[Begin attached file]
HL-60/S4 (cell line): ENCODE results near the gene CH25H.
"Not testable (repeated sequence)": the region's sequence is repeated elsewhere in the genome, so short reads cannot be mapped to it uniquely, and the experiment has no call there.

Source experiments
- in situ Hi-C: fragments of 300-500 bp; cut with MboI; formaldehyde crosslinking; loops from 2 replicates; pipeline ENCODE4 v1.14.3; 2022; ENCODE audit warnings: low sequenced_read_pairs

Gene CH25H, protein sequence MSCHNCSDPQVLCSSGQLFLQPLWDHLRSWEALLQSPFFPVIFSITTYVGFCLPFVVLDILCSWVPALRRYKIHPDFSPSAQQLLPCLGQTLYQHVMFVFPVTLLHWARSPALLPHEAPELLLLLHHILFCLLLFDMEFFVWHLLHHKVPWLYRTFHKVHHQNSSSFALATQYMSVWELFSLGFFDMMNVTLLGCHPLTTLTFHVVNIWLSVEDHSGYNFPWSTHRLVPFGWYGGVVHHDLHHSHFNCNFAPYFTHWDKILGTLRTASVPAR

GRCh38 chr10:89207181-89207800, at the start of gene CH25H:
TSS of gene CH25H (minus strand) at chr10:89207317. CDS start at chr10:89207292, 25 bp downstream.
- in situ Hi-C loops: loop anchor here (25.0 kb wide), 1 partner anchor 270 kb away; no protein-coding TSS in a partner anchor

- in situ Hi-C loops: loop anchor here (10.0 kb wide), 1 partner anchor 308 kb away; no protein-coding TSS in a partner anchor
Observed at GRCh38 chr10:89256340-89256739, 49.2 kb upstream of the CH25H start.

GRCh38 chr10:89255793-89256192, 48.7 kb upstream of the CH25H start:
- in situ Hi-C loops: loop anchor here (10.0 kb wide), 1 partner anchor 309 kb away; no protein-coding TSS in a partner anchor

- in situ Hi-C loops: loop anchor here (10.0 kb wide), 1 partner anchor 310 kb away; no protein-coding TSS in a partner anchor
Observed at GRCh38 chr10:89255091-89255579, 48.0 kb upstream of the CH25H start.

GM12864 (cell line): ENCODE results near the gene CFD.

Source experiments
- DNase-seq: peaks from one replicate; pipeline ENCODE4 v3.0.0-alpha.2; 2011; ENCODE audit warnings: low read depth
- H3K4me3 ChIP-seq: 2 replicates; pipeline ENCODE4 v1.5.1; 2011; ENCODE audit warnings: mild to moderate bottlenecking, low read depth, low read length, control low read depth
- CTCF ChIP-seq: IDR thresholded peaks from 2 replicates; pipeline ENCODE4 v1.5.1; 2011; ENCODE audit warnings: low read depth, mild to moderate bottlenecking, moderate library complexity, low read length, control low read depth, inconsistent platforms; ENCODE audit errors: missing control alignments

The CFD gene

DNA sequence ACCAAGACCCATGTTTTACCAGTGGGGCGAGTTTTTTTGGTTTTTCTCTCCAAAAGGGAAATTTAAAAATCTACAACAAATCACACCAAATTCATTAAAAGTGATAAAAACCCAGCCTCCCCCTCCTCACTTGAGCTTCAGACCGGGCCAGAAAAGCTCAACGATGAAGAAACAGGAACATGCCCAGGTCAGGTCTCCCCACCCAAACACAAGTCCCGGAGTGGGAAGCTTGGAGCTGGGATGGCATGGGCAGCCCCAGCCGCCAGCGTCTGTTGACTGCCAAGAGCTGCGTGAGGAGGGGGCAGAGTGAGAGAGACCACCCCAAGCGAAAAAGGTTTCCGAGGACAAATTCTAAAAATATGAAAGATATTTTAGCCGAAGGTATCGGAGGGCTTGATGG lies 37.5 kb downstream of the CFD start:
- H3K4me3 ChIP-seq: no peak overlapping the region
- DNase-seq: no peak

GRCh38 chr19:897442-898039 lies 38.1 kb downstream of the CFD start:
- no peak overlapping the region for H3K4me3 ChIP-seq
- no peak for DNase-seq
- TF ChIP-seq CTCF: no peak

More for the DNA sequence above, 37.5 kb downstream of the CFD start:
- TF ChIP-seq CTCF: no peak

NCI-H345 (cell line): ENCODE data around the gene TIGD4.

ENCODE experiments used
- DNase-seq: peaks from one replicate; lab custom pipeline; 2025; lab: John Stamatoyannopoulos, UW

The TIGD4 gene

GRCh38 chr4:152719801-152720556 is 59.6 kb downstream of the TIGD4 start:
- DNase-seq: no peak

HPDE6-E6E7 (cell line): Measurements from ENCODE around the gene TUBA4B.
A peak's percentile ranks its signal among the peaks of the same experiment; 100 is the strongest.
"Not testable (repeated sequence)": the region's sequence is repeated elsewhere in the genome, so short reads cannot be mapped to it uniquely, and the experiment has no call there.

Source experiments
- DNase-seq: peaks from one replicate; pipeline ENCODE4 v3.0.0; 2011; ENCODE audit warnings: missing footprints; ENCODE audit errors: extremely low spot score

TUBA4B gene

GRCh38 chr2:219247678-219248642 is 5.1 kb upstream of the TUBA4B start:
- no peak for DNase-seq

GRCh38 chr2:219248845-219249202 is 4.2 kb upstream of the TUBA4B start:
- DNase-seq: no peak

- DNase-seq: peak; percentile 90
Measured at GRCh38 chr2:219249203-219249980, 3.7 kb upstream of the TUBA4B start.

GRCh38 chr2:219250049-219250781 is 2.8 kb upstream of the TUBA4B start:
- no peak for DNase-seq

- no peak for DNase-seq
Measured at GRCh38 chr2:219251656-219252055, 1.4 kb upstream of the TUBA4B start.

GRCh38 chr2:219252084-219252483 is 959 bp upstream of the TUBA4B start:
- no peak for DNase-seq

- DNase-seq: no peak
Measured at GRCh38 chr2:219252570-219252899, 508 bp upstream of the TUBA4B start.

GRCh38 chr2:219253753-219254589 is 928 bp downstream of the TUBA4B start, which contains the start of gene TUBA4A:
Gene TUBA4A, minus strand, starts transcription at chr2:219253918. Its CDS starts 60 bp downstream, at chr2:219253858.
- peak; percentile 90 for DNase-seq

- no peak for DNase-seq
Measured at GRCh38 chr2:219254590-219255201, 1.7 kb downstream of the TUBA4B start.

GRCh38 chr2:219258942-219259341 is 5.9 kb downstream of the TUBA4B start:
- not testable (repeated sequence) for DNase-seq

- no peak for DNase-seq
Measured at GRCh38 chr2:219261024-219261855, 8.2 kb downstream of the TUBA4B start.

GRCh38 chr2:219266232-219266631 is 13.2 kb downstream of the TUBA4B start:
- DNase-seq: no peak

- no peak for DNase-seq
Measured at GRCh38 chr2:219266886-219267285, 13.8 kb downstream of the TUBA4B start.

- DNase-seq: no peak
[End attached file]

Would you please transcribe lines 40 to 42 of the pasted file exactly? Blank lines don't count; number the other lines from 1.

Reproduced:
- DNase-seq: peaks from one replicate; pipeline ENCODE4 v3.0.0; 2011; ENCODE audit warnings: missing footprints; ENCODE audit errors: extremely low spot score

TUBA4B gene

GRCh38 chr2:219247678-219248642 is 5.1 kb upstream of the TUBA4B start: